The Inner Critic

How to listen to it

Francis Scialabba

We all have an inner critic: The voice that criticizes you (Why did you do that?), the voice that replays conversations in your head (What were you thinking?), the voice that tells you that you’re not good enough (This sentence you just wrote — it sucks.).

In the personal development space, the inner critic has a terrible reputation. One book calls it the “asshole who lives inside my head.” Another calls it the “enemy within.”

The message is clear: Quiet your inner critic, shut down the asshole, and banish it once and for all so it can’t ever bother you again.

Here’s the thing: This approach doesn’t work.

The solution? Instead of trying to silence your inner critic, start engaging with it.

Here’s the thing: Your inner critic serves a valuable purpose. It’s there to challenge you, spot potential problems, and introduce doubt. Without an inner critic, we’d stop caring and grow complacent. We couldn’t perform at our best.

Listening to your inner critic doesn’t mean doing everything it says. Think of the inner critic as the devil’s advocate in your head. It’s there to push and prod you, but don’t let it mock you or dictate your direction. You’re in control. When it steps out of bounds with destructive self-talk, respond with a simple, “I hear you, thank you for your opinion, but you can relax. I’m on top of it.”

That is the same in healthcare, the inner critic plays a crucial role in deciding to use new technologies in patient care, especially in outpatient care.

Is the technology working? Can the technology replace providers? Do I really need it?

Some of those inner critic questions are creating a big barrier in the adaptation of new technologies in remote patient care.

Healthcare leaders recognize the potential of predictive analytics, but there are roadblocks to progress

While healthcare leaders have high levels of confidence in predictive analytics, data security is key to further building trust, ultimately increasing the use of this technology.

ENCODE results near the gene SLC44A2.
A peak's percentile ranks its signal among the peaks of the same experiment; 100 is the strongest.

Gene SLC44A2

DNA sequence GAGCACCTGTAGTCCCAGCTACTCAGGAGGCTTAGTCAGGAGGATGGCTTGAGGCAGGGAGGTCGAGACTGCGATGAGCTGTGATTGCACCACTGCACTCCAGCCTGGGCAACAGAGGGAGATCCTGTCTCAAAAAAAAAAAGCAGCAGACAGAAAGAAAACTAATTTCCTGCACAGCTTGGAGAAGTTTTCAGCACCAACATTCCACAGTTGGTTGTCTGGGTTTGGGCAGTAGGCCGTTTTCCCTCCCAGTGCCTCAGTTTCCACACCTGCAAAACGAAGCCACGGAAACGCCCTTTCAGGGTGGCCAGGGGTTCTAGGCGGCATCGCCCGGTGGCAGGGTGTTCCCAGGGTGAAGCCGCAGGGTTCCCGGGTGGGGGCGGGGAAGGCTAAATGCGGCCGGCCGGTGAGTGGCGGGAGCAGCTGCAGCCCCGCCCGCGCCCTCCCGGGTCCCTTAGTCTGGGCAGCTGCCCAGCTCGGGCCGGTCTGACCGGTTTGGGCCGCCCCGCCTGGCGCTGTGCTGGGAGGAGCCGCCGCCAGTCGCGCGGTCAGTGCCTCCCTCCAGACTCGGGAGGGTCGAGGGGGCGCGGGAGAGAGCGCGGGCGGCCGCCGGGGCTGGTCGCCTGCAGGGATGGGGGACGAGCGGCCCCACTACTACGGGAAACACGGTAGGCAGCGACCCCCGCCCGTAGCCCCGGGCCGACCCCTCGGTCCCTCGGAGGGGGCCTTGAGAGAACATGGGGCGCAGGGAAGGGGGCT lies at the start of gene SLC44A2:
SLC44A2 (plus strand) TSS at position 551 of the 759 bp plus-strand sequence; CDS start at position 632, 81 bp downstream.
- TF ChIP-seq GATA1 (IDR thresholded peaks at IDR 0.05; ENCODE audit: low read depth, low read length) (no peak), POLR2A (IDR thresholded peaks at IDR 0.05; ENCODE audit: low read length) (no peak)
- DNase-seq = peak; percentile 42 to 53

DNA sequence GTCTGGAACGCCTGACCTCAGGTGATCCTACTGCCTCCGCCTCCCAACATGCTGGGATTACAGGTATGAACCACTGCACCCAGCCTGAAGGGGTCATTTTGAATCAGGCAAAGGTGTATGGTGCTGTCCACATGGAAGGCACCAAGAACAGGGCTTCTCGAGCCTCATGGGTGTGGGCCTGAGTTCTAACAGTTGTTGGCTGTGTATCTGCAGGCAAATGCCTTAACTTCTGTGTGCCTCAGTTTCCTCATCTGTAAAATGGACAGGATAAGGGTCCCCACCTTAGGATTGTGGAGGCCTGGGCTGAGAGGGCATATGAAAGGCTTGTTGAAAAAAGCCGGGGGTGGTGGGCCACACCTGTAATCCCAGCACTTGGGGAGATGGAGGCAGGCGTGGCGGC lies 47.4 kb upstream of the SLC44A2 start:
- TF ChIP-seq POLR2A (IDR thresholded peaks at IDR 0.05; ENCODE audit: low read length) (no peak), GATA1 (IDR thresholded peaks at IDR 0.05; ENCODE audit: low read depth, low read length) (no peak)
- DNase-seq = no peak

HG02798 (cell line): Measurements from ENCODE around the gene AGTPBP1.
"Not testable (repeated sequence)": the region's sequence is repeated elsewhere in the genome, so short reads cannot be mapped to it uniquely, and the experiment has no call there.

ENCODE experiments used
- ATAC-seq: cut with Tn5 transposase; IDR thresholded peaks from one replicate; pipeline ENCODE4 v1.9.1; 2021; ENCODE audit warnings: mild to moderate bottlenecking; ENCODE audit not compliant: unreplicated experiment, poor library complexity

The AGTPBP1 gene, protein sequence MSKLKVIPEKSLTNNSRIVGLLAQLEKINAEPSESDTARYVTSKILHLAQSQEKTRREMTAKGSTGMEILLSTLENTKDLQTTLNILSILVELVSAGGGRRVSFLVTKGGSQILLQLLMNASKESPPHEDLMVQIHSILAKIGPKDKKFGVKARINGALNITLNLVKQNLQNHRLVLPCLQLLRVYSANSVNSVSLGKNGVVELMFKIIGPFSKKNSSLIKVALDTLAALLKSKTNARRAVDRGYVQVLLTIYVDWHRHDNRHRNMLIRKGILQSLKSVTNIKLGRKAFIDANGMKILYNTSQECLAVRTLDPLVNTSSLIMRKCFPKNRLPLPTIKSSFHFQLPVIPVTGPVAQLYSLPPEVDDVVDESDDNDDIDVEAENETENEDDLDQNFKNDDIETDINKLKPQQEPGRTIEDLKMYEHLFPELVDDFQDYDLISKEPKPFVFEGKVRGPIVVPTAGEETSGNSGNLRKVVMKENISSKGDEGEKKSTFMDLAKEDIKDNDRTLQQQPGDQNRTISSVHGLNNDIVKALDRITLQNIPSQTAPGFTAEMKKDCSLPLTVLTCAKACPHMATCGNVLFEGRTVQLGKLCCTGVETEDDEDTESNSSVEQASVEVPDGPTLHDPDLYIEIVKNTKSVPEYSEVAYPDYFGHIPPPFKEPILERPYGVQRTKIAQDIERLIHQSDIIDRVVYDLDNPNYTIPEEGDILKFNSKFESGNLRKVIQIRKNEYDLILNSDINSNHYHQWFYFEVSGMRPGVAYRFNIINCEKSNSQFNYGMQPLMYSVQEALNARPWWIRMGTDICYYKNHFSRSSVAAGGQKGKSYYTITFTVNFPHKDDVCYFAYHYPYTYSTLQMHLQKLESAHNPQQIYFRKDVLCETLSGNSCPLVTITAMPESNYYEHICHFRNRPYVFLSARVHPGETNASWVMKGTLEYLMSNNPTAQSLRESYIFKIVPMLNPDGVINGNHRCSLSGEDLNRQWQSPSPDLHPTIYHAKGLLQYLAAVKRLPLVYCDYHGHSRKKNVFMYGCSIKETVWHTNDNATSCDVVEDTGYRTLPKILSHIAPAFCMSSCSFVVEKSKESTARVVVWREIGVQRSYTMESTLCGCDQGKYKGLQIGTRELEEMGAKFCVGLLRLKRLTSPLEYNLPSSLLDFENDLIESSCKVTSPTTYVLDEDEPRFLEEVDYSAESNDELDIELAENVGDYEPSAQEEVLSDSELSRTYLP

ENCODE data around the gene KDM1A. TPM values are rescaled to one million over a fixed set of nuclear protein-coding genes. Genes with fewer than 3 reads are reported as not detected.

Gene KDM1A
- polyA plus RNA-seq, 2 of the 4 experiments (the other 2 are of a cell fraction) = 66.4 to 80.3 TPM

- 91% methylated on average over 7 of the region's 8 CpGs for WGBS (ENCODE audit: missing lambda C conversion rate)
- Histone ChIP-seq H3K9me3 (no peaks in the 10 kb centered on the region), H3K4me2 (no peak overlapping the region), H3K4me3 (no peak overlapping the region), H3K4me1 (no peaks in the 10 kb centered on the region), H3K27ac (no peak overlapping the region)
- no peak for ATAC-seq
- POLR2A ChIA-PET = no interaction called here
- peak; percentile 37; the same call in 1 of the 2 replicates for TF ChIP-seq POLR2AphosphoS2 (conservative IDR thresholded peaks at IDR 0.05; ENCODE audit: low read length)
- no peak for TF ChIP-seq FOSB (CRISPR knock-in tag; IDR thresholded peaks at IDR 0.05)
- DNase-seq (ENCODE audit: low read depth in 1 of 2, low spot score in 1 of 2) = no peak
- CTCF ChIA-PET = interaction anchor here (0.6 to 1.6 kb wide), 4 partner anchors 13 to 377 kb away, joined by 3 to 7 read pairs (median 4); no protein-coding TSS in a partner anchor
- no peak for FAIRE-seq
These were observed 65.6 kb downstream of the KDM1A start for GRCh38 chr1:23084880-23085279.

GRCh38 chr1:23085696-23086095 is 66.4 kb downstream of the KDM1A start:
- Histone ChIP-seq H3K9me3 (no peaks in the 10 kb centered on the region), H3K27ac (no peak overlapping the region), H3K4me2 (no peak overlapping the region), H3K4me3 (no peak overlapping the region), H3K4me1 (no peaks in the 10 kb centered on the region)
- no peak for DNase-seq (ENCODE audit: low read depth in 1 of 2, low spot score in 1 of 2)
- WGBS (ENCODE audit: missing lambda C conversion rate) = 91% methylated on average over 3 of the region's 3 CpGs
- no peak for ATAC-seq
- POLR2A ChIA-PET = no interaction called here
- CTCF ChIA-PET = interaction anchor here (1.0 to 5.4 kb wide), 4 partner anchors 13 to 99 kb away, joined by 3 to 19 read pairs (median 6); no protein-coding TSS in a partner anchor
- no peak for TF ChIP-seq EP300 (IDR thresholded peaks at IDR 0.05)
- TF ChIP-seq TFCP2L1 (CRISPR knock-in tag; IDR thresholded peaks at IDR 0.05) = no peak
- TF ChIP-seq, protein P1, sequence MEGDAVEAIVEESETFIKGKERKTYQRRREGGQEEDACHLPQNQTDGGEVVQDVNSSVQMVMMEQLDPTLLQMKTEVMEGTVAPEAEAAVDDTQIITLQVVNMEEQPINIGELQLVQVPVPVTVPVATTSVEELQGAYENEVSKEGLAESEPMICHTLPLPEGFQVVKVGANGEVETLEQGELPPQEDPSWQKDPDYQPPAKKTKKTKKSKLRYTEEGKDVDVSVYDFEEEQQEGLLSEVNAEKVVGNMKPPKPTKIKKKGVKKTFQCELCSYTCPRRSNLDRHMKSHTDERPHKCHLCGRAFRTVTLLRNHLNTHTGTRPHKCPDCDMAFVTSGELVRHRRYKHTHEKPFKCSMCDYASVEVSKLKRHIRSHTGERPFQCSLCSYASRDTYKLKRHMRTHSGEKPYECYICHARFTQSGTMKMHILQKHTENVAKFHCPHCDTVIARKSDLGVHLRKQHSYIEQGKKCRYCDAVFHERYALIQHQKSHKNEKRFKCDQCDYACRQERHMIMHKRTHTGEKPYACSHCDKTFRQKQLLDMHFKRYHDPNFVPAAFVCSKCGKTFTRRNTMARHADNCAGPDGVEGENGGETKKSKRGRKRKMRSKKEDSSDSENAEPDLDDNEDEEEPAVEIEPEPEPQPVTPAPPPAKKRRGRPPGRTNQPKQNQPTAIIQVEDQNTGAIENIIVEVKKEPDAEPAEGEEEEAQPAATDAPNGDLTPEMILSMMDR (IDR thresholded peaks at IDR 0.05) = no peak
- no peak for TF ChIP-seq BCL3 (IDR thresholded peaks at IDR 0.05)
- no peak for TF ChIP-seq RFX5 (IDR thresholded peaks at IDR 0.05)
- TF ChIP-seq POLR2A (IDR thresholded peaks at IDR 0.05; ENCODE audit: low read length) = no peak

There is a gap between early- and late-adopting hospitals and healthcare facilities when it comes to data technology Unlike early adopters, late adopters feel that in order to succeed with new data strategies, they need: more clarity around how data is being used, greater access to data specialists and better tracking of performance metrics and KPIs. One way of addressing these concerns could be through forging mentoring partnerships with early adopters in other hospitals and healthcare facilities. Late adopters are more likely to report having issues among staff when it comes to upgrading technology (32% vs. 21%), suggesting early adopters may have more systems in place to help their staff adjust to changes in technology. Late adopters are also more likely to experience a lack of data interoperability across technology platforms (25% vs. 18%). When it is difficult for late adopters to upgrade technology due to challenges with the training staff, they are also less likely to resolve interoperability issues. These hospitals could benefit from multifaceted solutions that help train staff for an easier transition to advanced technology, enabling them to use data more effectively. (The Future Health Index )

“Value-based care … is the future. If your business model is focused merely on increasing volume rather than improving health outcomes, coordinating care, and cutting waste, you will not succeed under the new paradigm.”

Health care consumers typically interact with the health system only when they are sick or injured. But the future of health will be focused on well-being and prevention rather than treatment

Right now patients need to come back to the hospital for regular screening and medical imaging even for basic procedures, the highly centralized approach in healthcare is preventing people from following up regular visits and medical imaging that is needed to continuously monitor their health conditions.



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Soner Matt Haci

Soner Matt Haci

Writing about the future of health care and Real-estate technologies